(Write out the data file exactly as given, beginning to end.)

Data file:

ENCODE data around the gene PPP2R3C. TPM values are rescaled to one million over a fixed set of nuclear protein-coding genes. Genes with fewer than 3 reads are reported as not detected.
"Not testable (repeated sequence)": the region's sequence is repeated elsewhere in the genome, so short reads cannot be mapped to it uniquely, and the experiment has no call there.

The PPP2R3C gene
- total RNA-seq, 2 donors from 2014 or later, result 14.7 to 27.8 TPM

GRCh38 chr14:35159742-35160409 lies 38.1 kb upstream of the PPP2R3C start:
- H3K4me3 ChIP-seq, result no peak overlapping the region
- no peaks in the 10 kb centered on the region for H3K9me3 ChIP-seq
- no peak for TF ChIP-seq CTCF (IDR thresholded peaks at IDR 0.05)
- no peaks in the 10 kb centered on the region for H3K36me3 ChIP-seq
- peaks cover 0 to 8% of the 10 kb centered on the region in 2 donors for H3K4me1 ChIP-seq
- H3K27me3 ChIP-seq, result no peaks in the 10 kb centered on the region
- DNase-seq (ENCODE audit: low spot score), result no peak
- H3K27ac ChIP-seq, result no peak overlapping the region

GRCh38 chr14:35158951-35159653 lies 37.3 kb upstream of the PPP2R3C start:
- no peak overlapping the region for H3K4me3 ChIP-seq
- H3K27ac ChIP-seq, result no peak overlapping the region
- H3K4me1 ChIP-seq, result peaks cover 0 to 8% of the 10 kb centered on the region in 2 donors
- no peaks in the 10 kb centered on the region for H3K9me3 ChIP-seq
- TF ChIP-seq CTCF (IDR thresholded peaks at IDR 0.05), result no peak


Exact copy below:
ENCODE data around the gene PPP2R3C. TPM values are rescaled to one million over a fixed set of nuclear protein-coding genes. Genes with fewer than 3 reads are reported as not detected.
"Not testable (repeated sequence)": the region's sequence is repeated elsewhere in the genome, so short reads cannot be mapped to it uniquely, and the experiment has no call there.

The PPP2R3C gene
- total RNA-seq, 2 donors from 2014 or later, result 14.7 to 27.8 TPM

GRCh38 chr14:35159742-35160409 lies 38.1 kb upstream of the PPP2R3C start:
- H3K4me3 ChIP-seq, result no peak overlapping the region
- no peaks in the 10 kb centered on the region for H3K9me3 ChIP-seq
- no peak for TF ChIP-seq CTCF (IDR thresholded peaks at IDR 0.05)
- no peaks in the 10 kb centered on the region for H3K36me3 ChIP-seq
- peaks cover 0 to 8% of the 10 kb centered on the region in 2 donors for H3K4me1 ChIP-seq
- H3K27me3 ChIP-seq, result no peaks in the 10 kb centered on the region
- DNase-seq (ENCODE audit: low spot score), result no peak
- H3K27ac ChIP-seq, result no peak overlapping the region

GRCh38 chr14:35158951-35159653 lies 37.3 kb upstream of the PPP2R3C start:
- no peak overlapping the region for H3K4me3 ChIP-seq
- H3K27ac ChIP-seq, result no peak overlapping the region
- H3K4me1 ChIP-seq, result peaks cover 0 to 8% of the 10 kb centered on the region in 2 donors
- no peaks in the 10 kb centered on the region for H3K9me3 ChIP-seq
- TF ChIP-seq CTCF (IDR thresholded peaks at IDR 0.05), result no peak